Rental Property Accounting Terms You Need to Know
April 25, 2023
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Important Rental Property Accounting Terms for Landlords
When it comes to rental property accounting, it’s good to know the language.
The terminology can be complicated, and some people spend their entire lives learning about accounting.
In this article, we’re going to focus on key terms every landlord should understand.
The more you know about accounting, the more you can help your business, especially when it comes to preparing for taxes.
So, without further ado, let’s look at some critical accounting terms you need to know.
If you run reports in QuickBooks or other accounting software to review revenue and expenses, you’ll see that each report uses an accounting period.
An accounting period is an established range of time in a financial statement. It can cover several days, months or even years.
Operating expenses impact the daily operations of your business and are necessary to manage a rental property. It’s important part of accounting to know what are considered operating expenses. Below are some examples:
- Rent and utilities
- Accounting and legal fees
- Property taxes
- Business travel
- Wages and salaries
- Cleaning and maintenance
It’s important to make sure something is an operating expense before you categorize it as such. Thus, be sure to do your research on operating expenses.
Accounts payable refer to your short-term obligations owed to vendors or suppliers, which haven’t been paid yet.
This term always regards a service or product that you use to operate your business in some form (I.e., a bill for a contractor to fix a leaky faucet).
Directly opposite accounts payable is accounts receivable. This refers to what you’re owed for your services. Any outstanding invoices, rent still due or unpaid fees go here.
The general ledger (G/L) is the entire record of all your business transactions. If you use accounting software, it generates this automatically as you enter transactions.
This term refers to the traditional 12-month period in which a property’s financial records are tracked. This isn’t necessarily the same as a calendar year because it won’t always start on January 1st.
Cash Accounting Method
The cash accounting method records transactions when payment goes through. Sole proprietorships often leverage this method because it’s a simple way to manage your accounting. That said, any business with employees must use the accrual accounting method.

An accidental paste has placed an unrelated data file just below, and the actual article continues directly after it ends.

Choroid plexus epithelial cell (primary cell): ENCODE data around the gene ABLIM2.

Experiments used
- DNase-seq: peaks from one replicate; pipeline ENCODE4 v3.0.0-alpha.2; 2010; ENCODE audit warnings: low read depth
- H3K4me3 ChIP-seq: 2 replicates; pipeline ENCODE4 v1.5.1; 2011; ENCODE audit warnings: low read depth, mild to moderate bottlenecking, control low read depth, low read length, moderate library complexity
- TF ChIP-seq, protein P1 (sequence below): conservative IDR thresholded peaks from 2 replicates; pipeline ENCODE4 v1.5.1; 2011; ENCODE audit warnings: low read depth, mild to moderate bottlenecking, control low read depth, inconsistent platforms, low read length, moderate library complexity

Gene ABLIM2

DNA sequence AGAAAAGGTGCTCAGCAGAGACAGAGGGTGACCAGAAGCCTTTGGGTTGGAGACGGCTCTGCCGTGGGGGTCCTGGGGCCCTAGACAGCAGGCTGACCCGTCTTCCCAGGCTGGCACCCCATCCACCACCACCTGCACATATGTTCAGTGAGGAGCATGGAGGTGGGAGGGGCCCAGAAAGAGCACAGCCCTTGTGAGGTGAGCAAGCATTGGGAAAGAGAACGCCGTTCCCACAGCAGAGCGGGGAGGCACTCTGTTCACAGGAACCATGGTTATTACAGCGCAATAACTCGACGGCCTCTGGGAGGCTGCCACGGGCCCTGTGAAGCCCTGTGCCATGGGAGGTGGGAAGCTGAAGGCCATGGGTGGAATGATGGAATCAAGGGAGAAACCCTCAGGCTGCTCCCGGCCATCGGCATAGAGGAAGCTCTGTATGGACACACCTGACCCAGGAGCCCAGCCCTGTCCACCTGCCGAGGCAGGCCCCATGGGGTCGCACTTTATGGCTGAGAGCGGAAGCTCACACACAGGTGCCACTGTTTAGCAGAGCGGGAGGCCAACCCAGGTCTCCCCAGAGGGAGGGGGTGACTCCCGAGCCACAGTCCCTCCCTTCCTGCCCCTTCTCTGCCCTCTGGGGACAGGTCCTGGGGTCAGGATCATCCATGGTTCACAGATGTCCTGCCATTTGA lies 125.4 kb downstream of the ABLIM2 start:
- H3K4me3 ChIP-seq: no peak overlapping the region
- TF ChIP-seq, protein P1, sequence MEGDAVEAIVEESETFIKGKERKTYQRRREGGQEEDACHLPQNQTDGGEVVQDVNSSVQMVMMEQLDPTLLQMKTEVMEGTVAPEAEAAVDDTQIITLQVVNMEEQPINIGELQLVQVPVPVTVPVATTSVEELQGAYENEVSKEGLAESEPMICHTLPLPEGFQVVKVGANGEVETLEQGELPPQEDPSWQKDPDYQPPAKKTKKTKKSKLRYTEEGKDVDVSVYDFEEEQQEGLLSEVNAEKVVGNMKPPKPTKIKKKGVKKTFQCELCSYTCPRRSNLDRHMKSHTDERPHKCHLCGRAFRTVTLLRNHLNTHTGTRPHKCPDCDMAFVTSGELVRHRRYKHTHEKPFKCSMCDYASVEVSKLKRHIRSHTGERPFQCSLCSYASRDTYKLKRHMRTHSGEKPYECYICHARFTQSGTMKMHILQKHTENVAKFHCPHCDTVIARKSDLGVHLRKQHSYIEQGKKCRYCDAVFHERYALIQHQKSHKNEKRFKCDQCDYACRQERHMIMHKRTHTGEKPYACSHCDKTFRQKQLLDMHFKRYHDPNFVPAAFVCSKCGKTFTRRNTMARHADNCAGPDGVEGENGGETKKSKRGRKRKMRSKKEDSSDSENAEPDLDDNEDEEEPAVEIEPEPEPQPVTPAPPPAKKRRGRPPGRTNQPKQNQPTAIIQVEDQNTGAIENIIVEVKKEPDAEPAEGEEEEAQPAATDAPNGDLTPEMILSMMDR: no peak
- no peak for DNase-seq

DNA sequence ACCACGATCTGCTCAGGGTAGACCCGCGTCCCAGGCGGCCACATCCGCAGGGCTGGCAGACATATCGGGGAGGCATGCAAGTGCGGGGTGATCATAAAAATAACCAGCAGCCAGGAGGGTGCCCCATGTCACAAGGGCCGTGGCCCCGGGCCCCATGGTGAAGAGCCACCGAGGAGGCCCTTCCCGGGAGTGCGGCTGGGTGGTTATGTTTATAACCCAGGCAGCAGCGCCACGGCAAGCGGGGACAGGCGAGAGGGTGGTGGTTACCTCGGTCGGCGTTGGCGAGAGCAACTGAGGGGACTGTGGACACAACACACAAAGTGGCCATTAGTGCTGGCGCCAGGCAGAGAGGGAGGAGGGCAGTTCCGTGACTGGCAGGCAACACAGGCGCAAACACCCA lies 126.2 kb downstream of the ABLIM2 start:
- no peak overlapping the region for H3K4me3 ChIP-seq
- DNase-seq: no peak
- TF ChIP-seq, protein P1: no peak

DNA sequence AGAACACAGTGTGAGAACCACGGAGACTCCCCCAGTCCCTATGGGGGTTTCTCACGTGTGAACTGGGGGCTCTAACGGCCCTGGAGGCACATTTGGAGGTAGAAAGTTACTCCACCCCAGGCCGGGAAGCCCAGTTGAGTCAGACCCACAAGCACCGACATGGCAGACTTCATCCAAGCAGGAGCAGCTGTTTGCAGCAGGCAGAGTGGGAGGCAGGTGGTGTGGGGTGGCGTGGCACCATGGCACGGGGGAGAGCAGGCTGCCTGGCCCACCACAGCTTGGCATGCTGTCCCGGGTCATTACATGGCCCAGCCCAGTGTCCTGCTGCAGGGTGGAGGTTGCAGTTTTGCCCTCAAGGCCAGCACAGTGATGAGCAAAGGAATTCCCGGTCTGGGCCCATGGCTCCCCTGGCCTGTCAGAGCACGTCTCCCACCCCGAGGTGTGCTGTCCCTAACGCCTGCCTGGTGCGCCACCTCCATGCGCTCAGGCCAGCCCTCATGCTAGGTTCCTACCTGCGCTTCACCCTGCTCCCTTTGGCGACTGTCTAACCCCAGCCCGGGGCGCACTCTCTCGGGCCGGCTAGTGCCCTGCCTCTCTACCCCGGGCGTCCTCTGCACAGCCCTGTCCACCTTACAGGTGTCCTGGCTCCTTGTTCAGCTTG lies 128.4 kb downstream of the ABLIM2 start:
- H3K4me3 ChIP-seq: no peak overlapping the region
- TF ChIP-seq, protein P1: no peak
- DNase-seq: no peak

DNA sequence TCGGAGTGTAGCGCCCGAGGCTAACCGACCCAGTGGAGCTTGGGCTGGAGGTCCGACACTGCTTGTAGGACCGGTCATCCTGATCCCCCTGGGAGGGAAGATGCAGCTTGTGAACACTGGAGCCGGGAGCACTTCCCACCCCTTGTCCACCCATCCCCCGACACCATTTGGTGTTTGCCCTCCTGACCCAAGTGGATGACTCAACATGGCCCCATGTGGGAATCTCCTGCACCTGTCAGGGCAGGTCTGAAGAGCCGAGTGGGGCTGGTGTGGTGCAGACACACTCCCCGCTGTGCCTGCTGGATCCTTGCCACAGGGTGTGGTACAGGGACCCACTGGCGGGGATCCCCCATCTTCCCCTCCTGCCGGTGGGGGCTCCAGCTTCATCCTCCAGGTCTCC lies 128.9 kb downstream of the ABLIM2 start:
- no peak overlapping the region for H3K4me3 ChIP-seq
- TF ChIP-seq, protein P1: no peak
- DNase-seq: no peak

Accrual Accounting Method
The accrual accounting method records transactions using the transaction date regardless of when payment goes through.
It’s important to ensure your general ledger matches your official bank statement. It’s wise to do this monthly if you can. The process of comparing these statements is called bank reconciliation.
An asset is something a business owns that has value. Land, accounts receivable and property are all examples.
The value of an asset once you subtract liabilities.
This term refers to the income generated by your business over a certain period of time.
Overhead refers to the total cost to run your business, excluding the actual service you provide. Thus, office rent, utilities and payroll are all examples.
Credit refers to every transaction appearing on the right side of an asset account. Credit indicates money leaving an account (e.g., decreasing an asset).
Debit, on the other hand, refers to every transaction appearing on the left side of an asset account. Debit indicates money going into an account (e.g., increasing an asset).
Depreciation is the mechanism for recovering costs on an income-producing property over the property’s expected life.
You can write this off on your annual taxes for certain items, so depreciation related to your assets is something you want to track.
You can find gross profit by subtracting the costs of goods sold from your revenue.
Net profit equals your revenue minus every cost related to running your business. This figure includes your overhead costs.
Bookkeeping for property management is the process of recording your rental business’ financial records into organized accounts on a regular basis.
This term refers to something you owe or have borrowed. Examples are your mortgage, a loan and accounts payable.
A financial statement is a report that provides information on the health of your business. Examples are balance sheets, profit & loss and income statements.
While this is by no means an exhaustive list of important rental property accounting terms, it’s a great foundation. Every term here is one that is useful to know and understand for any landlord.